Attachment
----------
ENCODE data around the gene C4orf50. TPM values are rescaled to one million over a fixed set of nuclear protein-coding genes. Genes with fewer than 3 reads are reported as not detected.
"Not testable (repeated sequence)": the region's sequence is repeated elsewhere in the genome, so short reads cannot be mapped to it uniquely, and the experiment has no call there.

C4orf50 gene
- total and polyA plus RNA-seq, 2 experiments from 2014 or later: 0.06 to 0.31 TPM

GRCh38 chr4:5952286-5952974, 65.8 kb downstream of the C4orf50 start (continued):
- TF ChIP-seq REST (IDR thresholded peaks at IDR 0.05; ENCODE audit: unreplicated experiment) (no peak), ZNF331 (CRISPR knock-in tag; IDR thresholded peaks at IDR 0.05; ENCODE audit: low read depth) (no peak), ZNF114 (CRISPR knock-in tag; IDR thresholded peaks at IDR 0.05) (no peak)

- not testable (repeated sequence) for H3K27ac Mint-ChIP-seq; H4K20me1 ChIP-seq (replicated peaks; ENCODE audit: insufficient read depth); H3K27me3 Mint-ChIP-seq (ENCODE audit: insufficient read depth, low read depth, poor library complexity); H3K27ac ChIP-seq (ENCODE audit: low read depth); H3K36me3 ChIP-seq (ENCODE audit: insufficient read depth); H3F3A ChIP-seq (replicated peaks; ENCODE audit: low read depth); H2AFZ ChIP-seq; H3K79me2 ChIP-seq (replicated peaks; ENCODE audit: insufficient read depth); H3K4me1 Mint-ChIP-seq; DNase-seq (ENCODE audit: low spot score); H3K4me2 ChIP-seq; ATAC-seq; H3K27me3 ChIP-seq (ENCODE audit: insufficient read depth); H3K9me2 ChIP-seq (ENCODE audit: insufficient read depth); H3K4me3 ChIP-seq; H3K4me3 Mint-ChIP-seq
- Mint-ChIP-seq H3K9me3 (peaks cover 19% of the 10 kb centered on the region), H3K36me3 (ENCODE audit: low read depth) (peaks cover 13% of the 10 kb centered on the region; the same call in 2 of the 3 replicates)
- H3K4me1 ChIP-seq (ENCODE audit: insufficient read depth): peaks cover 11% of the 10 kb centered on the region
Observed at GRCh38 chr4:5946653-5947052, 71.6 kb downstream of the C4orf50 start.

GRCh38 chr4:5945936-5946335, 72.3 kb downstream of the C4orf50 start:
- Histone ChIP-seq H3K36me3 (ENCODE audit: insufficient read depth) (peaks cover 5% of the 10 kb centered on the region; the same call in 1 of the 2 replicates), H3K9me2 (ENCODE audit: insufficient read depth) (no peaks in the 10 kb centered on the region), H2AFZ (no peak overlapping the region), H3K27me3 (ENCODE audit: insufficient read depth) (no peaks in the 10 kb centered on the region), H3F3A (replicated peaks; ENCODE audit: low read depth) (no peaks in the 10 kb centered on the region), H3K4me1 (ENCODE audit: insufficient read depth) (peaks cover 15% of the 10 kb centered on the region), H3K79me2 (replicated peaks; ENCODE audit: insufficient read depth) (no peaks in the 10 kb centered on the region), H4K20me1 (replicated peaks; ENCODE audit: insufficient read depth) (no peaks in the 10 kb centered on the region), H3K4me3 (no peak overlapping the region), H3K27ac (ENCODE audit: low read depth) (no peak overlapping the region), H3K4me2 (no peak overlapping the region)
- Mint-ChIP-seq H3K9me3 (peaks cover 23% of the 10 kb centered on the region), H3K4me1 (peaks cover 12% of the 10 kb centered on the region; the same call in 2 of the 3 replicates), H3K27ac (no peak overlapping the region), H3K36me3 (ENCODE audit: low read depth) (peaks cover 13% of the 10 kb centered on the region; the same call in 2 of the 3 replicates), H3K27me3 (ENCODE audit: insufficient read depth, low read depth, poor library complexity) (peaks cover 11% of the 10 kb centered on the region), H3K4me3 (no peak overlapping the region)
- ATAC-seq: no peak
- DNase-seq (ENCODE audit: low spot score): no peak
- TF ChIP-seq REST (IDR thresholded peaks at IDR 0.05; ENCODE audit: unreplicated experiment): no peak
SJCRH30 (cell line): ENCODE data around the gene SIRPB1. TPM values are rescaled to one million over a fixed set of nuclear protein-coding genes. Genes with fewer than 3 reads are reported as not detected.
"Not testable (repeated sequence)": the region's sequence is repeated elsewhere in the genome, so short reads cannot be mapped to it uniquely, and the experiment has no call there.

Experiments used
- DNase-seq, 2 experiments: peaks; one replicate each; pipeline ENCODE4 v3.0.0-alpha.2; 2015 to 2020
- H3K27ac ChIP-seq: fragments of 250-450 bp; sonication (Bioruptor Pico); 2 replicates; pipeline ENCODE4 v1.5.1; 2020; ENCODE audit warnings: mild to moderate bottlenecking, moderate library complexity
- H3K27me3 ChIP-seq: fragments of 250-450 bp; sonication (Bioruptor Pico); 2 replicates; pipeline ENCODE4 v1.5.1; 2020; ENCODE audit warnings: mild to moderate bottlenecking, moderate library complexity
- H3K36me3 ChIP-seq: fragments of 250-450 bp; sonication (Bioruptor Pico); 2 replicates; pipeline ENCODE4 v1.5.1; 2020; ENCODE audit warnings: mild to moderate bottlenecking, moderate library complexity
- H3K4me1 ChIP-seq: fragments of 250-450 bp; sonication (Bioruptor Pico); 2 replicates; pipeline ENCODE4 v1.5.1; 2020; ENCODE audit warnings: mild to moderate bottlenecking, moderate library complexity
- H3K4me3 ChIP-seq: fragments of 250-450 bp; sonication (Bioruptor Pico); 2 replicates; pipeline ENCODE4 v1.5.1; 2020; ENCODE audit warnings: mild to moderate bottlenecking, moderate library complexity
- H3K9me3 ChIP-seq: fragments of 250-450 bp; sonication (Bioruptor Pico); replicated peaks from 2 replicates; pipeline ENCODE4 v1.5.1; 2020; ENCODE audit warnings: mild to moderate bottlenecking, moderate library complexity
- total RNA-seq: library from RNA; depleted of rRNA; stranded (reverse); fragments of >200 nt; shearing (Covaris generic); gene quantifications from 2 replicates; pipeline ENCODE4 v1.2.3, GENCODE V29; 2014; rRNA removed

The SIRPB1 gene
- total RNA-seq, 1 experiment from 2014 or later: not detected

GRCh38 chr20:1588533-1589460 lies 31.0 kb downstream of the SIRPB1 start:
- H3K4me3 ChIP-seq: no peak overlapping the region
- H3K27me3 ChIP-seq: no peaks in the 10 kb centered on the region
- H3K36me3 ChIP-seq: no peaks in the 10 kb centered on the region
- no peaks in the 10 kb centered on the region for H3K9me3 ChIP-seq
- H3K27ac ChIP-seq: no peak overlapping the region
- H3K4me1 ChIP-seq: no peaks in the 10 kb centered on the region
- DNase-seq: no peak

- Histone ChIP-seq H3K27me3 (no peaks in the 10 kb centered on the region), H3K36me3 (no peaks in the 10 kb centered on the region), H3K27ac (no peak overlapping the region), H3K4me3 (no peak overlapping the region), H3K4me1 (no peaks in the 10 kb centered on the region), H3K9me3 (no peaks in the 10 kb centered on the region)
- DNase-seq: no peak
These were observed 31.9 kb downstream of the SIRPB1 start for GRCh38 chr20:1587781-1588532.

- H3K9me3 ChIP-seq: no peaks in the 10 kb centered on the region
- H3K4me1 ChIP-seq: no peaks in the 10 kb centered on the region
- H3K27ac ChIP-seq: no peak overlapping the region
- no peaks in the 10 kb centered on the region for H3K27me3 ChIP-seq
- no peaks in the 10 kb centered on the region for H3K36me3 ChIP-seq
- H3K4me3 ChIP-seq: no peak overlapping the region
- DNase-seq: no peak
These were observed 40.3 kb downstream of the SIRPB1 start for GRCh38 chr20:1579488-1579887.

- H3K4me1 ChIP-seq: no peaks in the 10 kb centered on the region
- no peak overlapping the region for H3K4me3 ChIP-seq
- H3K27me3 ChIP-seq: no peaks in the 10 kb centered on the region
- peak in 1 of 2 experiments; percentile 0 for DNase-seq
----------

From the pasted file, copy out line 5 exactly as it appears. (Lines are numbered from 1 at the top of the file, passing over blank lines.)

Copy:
GRCh38 chr4:5952286-5952974, 65.8 kb downstream of the C4orf50 start (continued):